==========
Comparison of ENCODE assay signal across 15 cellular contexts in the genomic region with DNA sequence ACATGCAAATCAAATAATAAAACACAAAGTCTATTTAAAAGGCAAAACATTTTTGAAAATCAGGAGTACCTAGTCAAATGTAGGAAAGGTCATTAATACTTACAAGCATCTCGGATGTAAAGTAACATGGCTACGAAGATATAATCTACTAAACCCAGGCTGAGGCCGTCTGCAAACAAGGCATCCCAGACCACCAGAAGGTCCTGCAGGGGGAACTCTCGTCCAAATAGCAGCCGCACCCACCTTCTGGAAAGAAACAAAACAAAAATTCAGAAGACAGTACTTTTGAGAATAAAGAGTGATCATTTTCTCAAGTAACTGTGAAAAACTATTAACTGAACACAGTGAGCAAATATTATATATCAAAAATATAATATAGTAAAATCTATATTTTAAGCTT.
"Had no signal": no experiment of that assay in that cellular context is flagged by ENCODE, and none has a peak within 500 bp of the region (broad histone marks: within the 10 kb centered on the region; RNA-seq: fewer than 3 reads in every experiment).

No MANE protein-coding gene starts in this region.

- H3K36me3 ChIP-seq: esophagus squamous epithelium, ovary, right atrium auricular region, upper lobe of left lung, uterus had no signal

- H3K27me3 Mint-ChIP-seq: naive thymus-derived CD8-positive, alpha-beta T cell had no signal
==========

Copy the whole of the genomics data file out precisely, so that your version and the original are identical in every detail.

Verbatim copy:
Comparison of ENCODE assay signal across 15 cellular contexts in the genomic region with DNA sequence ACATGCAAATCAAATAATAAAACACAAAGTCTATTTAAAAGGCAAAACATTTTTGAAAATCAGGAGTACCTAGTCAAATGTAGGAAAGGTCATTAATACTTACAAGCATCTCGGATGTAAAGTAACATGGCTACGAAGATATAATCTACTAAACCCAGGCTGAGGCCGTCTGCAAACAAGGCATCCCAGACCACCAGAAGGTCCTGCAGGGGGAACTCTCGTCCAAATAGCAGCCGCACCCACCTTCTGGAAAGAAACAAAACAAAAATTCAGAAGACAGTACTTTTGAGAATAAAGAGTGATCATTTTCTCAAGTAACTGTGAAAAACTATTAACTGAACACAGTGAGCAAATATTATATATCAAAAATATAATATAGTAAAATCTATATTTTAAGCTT.
"Had no signal": no experiment of that assay in that cellular context is flagged by ENCODE, and none has a peak within 500 bp of the region (broad histone marks: within the 10 kb centered on the region; RNA-seq: fewer than 3 reads in every experiment).

No MANE protein-coding gene starts in this region.

- H3K36me3 ChIP-seq: esophagus squamous epithelium, ovary, right atrium auricular region, upper lobe of left lung, uterus had no signal

- H3K27me3 Mint-ChIP-seq: naive thymus-derived CD8-positive, alpha-beta T cell had no signal